What Happens to Probate if an Executor of the Will Dies?

Author:
Katherine Green
Private Client Solicitor
Date:
11/12/2019

Having a Will with an Executor named in it who has died or dies during the Probate process can cause complications. This is because the Executor’s role is to administer the Estate and if they die, they can’t complete this role and someone else will have to instead.

Below we explain what happens when an Executor dies before you, after you, or when an Executor dies before and after Probate has been granted.

For free initial legal advice call our Probate Solicitors. For details on challenging a Will or if there’s a dispute with an Executor see Contest a Will and Contentious Probate.

Call us on 08002605010 or request a callback and we will help you.

An Executor Dies before You

If you’ve written a Will and your Executor dies before you do, the best thing for you to do is to contact a Wills and Trusts Solicitor to update your Will. This is quick and easy to do and will give you the opportunity to review and update your Will at this point.

When you are making changes to your Will, make sure that you appoint more than one Executor. In the future, if one of them dies then there will be another who is alive and willing to complete the role of Executor for your Estate.

An Executor Dies after You

What happens in these circumstances depends on whether the Grant of Probate has been issued by the Court or not. Below we explain what happens if the Executor dies before the Grant of Probate has been issued and then consider what happens if they die after the Grant of Probate.

If you don’t want to deal with Probate yourself our Probate Solicitors can do as much or as little of the work as you need. See Full Probate Service.

Executor Dies before Probate has been Granted

Where an Executor dies after you but before a Grant of Probate has been issued, as long as there is another Executor listed in your Will it would become their responsibility to complete the Probate process on your behalf.

If they decide that they do not want to be the Executor of your Will or all of the named Executors in your Will have died, then in England and Wales, the Non-Contentious Probate Rules will apply.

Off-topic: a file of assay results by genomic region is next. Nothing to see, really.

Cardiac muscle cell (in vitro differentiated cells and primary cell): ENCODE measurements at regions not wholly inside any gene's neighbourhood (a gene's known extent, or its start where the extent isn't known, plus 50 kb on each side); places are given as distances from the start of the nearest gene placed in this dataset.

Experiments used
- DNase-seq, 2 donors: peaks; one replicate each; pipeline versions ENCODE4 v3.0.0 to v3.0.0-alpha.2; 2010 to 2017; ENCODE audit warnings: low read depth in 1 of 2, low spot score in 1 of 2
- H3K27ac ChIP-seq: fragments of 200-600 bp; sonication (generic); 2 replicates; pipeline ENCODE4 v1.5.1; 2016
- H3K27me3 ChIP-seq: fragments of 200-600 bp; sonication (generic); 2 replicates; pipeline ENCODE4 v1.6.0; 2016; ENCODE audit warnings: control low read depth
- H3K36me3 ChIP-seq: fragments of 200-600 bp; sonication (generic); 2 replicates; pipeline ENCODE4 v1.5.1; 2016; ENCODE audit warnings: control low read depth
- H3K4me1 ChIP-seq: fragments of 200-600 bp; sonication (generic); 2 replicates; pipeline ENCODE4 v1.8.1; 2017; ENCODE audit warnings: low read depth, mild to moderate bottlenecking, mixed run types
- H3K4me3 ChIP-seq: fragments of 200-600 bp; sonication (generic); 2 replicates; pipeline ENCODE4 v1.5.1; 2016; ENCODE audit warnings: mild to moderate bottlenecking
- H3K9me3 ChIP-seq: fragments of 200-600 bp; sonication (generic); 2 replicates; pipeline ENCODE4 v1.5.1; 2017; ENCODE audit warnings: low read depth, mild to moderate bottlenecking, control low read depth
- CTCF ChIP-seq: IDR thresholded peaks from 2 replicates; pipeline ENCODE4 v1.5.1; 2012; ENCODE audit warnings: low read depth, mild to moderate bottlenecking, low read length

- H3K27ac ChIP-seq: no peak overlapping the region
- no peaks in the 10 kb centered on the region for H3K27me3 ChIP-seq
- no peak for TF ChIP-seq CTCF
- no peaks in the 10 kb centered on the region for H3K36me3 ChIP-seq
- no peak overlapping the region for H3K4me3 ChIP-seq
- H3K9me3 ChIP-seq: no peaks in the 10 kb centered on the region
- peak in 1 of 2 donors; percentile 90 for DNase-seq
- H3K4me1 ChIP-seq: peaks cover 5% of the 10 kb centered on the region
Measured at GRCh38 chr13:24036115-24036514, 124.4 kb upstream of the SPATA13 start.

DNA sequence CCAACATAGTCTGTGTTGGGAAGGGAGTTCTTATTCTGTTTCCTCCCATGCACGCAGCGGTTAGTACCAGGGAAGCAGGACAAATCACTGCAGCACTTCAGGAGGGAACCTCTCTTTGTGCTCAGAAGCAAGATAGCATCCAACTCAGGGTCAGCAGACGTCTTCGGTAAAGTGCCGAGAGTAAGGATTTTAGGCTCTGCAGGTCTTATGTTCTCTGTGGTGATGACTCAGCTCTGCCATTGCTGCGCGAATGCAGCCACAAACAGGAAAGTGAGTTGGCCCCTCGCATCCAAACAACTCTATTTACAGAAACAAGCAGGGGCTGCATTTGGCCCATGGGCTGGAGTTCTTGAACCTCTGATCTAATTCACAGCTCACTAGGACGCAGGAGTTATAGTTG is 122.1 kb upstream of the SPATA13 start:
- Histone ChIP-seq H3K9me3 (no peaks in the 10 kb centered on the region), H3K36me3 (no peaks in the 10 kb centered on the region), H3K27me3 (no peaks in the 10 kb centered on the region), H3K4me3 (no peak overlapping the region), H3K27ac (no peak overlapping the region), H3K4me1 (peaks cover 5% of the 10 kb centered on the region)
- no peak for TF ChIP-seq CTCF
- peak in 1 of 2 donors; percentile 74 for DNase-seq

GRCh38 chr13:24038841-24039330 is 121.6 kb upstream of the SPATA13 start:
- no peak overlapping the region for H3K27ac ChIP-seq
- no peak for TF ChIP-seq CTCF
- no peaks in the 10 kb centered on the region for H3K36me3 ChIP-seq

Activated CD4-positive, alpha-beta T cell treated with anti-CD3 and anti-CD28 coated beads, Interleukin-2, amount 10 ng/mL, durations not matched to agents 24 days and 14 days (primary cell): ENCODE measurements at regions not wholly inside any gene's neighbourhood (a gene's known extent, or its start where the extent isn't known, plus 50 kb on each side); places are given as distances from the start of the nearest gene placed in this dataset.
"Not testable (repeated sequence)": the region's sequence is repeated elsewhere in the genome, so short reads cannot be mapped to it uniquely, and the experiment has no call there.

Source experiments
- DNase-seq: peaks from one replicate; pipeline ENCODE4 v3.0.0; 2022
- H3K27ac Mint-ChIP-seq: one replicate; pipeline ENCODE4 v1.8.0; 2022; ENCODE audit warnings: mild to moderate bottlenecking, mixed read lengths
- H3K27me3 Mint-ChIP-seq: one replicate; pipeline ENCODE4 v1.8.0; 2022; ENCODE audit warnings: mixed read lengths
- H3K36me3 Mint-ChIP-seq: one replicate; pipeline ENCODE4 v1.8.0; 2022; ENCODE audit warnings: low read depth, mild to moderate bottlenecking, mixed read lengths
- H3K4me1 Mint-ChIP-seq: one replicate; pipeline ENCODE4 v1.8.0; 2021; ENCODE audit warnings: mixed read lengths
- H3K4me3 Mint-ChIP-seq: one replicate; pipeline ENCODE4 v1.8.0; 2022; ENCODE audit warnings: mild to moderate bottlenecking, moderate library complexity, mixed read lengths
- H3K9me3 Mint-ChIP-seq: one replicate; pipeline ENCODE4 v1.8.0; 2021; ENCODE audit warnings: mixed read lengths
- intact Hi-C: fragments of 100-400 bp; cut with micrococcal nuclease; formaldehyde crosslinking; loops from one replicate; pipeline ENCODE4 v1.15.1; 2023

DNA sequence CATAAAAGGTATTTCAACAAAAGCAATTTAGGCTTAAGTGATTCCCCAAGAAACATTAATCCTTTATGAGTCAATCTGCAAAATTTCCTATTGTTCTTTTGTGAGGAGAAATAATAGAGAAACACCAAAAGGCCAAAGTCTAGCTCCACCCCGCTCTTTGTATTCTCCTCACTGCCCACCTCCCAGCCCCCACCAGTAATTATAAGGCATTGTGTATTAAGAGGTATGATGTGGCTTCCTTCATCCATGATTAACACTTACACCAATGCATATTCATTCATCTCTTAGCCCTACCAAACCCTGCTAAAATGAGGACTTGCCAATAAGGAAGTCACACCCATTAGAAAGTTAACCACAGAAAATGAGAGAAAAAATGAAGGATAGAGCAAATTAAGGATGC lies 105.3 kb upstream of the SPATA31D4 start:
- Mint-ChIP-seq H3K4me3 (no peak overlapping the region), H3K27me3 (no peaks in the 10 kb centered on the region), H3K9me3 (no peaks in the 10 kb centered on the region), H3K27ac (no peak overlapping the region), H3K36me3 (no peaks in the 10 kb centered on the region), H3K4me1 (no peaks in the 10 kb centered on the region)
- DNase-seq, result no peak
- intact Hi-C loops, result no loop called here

The Non-Contentious Probate Rules state that a residuary beneficiary can act as Executor.  The beneficiaries will have to decide amongst themselves who will be nominated to complete this process. To make this practical, we would recommend that at least two beneficiaries are nominated to act.

Executor Dies after Probate has been Granted

When an Executor dies before they finish administration of the Estate but after the Court has granted Probate, the first steps are to see if the Executor left a Will.

If they did leave a Will, they will have named Executors in their own Will. Their Executor then becomes responsible for completing the administration of the Estate following what is called the Chain of Representation. The new Executor may need a new Grant of Probate in their name as this will show the link between the new Executor of the Estate and the one who died.

But if the Executor dies without making a Will, there can be no Chain of Representation established so the Non-Contentious Probate Rules will apply to the original Estate and the Rules of Intestacy will decide who deals with the Estate of the Executor who died.

You can see that when an Executor of a Will dies the situation can become complicated and with life expectancy in the UK growing, this may become more of an issue. That’s why it’s so important to keep your Will up to date and to act immediately if one of your Executors dies.

If you need help with updating your Will or you’ve been named an Executor in a Will and need help with Probate, call our specialist Wills, Trusts or Probate Solicitors who will be happy to help you.

For free legal advice call our Probate Solicitors

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